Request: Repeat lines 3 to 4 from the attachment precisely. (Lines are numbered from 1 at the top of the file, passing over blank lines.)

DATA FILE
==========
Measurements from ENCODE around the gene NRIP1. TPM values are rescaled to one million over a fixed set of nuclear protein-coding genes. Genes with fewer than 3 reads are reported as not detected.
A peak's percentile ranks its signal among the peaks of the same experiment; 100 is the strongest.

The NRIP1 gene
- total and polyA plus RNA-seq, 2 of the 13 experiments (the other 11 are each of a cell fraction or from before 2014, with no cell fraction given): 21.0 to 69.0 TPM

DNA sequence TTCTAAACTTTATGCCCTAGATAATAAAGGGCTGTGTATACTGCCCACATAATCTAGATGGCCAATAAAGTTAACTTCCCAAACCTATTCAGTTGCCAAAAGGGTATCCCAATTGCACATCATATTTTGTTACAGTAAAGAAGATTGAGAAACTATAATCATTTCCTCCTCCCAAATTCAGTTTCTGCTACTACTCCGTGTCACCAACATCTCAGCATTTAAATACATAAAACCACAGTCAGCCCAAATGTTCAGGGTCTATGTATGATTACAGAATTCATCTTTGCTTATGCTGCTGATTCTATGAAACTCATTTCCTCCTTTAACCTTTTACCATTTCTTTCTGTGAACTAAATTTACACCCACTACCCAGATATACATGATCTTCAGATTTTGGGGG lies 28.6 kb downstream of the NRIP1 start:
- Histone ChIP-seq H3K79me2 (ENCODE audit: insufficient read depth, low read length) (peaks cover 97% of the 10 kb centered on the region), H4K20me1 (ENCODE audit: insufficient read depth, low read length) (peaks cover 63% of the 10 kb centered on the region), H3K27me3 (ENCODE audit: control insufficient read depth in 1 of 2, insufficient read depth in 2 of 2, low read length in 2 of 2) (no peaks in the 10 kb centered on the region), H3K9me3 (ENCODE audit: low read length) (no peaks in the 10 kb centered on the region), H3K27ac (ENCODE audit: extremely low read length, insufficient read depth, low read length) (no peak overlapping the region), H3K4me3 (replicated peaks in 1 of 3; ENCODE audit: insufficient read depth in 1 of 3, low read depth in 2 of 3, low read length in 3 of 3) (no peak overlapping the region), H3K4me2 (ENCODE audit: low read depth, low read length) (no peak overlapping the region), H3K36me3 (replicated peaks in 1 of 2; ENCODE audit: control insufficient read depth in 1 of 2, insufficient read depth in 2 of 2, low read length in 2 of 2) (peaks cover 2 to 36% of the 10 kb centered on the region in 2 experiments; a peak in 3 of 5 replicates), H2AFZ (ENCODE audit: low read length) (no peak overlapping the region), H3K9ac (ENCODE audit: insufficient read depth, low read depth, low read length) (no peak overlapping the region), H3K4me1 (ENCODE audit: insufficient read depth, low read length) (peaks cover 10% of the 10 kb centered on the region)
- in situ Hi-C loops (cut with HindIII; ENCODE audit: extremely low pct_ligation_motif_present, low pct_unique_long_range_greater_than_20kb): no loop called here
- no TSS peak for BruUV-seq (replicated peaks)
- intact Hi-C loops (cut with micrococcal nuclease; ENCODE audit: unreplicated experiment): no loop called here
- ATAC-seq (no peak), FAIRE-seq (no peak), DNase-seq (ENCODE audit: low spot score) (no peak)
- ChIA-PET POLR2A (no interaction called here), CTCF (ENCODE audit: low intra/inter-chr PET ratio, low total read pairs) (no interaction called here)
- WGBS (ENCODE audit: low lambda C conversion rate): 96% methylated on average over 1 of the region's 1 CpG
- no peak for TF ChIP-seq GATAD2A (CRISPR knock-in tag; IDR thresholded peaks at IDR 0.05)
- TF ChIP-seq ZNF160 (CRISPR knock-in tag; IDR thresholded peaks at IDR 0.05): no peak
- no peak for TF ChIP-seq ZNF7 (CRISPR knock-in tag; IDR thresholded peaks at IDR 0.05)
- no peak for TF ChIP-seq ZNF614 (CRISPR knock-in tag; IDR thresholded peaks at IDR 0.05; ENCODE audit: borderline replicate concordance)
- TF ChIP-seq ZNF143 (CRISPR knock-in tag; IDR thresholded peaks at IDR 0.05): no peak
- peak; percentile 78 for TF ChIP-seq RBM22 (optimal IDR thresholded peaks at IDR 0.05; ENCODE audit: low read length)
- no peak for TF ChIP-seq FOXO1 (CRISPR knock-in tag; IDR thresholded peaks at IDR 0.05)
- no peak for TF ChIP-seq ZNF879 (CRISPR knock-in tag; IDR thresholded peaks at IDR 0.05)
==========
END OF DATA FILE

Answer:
The NRIP1 gene
- total and polyA plus RNA-seq, 2 of the 13 experiments (the other 11 are each of a cell fraction or from before 2014, with no cell fraction given): 21.0 to 69.0 TPM